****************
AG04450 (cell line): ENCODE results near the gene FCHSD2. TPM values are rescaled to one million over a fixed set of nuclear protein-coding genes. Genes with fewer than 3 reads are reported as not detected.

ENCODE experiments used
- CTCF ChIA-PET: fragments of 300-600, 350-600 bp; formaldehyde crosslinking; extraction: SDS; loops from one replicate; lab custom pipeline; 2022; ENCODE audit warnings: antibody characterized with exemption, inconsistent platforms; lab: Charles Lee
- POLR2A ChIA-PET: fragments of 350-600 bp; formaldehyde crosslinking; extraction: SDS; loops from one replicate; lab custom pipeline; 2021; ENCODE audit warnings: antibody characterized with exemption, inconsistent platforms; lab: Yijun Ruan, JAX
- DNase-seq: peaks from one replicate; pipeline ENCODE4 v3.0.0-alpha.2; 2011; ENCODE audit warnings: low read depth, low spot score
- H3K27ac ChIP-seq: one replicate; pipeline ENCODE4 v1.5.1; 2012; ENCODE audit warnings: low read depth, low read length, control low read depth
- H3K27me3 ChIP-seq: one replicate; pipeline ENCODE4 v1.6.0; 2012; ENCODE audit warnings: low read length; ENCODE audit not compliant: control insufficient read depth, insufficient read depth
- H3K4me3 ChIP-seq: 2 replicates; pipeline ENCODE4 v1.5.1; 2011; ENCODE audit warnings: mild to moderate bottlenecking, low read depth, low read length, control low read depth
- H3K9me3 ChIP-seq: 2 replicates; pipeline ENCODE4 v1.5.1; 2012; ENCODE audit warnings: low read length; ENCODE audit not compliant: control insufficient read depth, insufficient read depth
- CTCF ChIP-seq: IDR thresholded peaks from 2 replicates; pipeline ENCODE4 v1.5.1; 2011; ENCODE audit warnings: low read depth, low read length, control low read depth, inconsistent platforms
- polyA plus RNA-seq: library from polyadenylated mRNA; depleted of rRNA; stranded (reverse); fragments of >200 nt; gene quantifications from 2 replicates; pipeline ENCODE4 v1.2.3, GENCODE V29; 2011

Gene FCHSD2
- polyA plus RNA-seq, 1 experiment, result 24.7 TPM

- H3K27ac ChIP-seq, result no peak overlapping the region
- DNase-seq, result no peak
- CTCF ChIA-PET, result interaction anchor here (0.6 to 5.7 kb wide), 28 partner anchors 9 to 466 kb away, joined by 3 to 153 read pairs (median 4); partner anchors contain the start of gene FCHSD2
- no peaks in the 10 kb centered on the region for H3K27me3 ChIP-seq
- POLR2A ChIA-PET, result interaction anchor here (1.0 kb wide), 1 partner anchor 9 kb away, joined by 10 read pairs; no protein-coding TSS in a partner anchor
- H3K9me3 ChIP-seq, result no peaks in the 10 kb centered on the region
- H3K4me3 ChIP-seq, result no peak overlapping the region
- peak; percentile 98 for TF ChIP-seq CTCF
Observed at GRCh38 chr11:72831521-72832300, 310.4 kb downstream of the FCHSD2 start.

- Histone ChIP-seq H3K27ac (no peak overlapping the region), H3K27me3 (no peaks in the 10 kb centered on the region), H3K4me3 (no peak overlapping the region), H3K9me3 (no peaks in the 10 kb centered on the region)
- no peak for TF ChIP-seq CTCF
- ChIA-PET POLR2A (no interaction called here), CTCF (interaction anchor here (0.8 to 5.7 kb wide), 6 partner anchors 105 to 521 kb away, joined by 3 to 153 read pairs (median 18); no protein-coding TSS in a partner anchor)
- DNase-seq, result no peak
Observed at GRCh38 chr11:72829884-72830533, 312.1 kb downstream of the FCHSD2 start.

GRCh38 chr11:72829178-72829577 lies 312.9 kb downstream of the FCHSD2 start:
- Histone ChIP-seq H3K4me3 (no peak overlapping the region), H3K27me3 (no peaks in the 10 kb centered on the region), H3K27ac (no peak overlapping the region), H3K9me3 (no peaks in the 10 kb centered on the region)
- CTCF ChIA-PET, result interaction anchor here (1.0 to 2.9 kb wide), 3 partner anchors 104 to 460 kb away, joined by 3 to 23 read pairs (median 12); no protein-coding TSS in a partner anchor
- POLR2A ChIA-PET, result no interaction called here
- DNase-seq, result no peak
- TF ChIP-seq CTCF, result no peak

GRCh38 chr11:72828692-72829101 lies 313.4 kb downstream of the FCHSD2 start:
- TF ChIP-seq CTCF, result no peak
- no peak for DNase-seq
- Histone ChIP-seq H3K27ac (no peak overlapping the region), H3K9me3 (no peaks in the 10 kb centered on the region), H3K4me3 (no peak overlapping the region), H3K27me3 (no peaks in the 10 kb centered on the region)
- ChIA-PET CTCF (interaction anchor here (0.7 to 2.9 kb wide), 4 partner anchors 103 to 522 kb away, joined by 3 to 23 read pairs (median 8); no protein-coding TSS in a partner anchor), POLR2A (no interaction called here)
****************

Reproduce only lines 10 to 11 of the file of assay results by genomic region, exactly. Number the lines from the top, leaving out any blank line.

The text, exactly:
- CTCF ChIP-seq: IDR thresholded peaks from 2 replicates; pipeline ENCODE4 v1.5.1; 2011; ENCODE audit warnings: low read depth, low read length, control low read depth, inconsistent platforms
- polyA plus RNA-seq: library from polyadenylated mRNA; depleted of rRNA; stranded (reverse); fragments of >200 nt; gene quantifications from 2 replicates; pipeline ENCODE4 v1.2.3, GENCODE V29; 2011